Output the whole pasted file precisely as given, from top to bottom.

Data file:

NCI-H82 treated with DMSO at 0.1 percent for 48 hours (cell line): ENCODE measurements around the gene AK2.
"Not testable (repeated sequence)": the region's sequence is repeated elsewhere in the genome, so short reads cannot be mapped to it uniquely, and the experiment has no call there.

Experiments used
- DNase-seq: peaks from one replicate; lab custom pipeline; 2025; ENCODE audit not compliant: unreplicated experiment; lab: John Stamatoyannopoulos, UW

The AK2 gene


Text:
NCI-H82 treated with DMSO at 0.1 percent for 48 hours (cell line): ENCODE measurements around the gene AK2.
"Not testable (repeated sequence)": the region's sequence is repeated elsewhere in the genome, so short reads cannot be mapped to it uniquely, and the experiment has no call there.

Experiments used
- DNase-seq: peaks from one replicate; lab custom pipeline; 2025; ENCODE audit not compliant: unreplicated experiment; lab: John Stamatoyannopoulos, UW

The AK2 gene